• Its “block element” feature (or right-click menu item) is not so useful



  • This is the most popular Google Chrome extension.
  • It’s using the same advertising filter which uses Adblock Plus.
  • Its extension button is more useful than Adblock Plus because it gives more choice and greater control over blocking ads.
  • Its right-click menu is super-useful because it can be used to virtually block any element on a web page (that is why select the adblock on Adblock Plus).
  • It blocks malware, popups and pop-ups.
  • It blocks advertisements on Facebook and YouTube.


  • It is an open source project but I do not know why they are not disclosing it anywhere on their homepage or Chrome extension page (although they have published source code here).
  • It is becoming more commercial and has some privacy policy concerns (as indicated by Matt @ RedWight).
  • Its options can confuse technical savvy users (especially “filter list” and “customize” options).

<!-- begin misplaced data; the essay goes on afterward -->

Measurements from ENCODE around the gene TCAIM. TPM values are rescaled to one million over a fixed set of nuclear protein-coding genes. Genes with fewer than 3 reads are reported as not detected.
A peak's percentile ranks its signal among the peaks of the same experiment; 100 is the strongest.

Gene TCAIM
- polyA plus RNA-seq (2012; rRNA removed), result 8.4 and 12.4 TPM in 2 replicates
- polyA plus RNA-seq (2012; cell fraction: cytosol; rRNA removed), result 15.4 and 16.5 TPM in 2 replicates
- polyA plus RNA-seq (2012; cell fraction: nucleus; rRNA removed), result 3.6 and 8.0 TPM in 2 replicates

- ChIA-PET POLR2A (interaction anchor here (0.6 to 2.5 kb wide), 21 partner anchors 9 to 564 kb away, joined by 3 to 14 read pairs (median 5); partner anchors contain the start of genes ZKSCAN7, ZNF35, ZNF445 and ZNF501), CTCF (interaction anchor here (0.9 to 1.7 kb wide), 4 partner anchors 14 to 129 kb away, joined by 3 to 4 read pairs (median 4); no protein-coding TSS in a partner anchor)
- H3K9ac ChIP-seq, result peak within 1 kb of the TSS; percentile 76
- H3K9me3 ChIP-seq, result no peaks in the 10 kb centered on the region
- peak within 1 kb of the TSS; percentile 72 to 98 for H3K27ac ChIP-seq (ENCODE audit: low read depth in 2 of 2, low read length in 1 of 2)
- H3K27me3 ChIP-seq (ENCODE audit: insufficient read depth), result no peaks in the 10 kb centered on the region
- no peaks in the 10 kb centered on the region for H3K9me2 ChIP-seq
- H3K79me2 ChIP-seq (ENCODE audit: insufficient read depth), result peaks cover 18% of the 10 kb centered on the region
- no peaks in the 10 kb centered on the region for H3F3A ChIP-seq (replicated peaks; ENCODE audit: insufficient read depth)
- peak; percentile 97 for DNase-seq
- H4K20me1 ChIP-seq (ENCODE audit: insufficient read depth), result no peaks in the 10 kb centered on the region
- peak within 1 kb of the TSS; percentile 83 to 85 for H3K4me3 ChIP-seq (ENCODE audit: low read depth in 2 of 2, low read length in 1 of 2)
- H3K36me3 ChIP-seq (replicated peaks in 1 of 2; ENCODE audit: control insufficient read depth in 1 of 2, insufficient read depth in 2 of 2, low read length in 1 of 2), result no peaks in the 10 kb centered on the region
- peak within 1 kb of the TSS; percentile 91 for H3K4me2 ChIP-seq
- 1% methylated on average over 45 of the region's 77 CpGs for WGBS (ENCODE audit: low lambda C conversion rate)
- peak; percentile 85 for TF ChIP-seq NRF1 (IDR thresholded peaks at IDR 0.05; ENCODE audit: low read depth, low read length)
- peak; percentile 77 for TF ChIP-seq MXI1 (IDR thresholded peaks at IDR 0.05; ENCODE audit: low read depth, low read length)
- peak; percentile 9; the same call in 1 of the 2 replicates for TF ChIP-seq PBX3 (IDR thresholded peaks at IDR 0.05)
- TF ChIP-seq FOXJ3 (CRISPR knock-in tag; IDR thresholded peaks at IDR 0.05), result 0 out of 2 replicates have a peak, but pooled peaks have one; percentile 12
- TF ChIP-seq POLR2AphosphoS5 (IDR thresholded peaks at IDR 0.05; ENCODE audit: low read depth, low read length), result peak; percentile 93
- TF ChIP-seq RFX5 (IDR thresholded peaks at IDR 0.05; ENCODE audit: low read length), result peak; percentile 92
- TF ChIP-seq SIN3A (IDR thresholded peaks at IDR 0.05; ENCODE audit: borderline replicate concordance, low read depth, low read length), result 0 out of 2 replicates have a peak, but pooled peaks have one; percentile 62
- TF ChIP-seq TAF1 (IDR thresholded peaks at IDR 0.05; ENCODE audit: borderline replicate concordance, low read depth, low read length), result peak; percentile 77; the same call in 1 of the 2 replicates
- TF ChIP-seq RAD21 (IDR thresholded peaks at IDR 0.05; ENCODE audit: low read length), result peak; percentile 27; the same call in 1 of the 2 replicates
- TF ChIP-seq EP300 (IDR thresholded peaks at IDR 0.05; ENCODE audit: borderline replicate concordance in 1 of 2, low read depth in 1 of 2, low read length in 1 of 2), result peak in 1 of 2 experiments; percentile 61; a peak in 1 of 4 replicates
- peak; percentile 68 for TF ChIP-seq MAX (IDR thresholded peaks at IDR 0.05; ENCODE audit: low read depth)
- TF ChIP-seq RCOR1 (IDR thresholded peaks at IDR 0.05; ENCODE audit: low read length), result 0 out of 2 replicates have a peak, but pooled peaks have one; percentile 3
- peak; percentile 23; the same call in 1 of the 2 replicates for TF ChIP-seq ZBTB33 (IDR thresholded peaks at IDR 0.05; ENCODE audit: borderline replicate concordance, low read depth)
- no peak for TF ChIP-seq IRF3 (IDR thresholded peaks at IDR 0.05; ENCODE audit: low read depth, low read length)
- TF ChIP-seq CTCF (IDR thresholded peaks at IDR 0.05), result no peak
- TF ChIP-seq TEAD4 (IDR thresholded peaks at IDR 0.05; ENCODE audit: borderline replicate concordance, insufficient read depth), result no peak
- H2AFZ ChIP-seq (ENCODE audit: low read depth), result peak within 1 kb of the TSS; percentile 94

• It gives the option of enabling “advanced options” but this is not effective because most advanced options and filters are not hidden by default.
  • It shows ads that they think are non-infiltrating by default rather than giving them the option to enable it.

Why can not I live online without an ad blocker here

As I mentioned earlier, I have used ad blocker over the years because I was okay with ads (because I do not click on it anyway). And if I wanted to click on an ad, it meant that it was relevant or useful to me.

However, when I installed Adblock, I realized that it not only blocks regular ads (banners, popups, popunders, etc.) but also blocks YouTube video ads. I never imagined that these ads were able to block the blocked extensions video ads.

So I expected this to block only image ads on YouTube because alone was quite upset. In addition, I did not even know the difference between Adblock and Adblock Plus and believe that they are the same. So, in any way I ended up using the first adblock.

Wait, it’s still not the reason why I like ad blocking. This is due to its ability to block specific web page elements. This is an amazing feature that it can only block almost anything on the web page – not just advertising.

For example, if you are an active user on Twitter, you probably know how upsetting their widgets like “Trends,” “Follow Who,” etc. They are not ads and therefore are not blocked by ad blockers.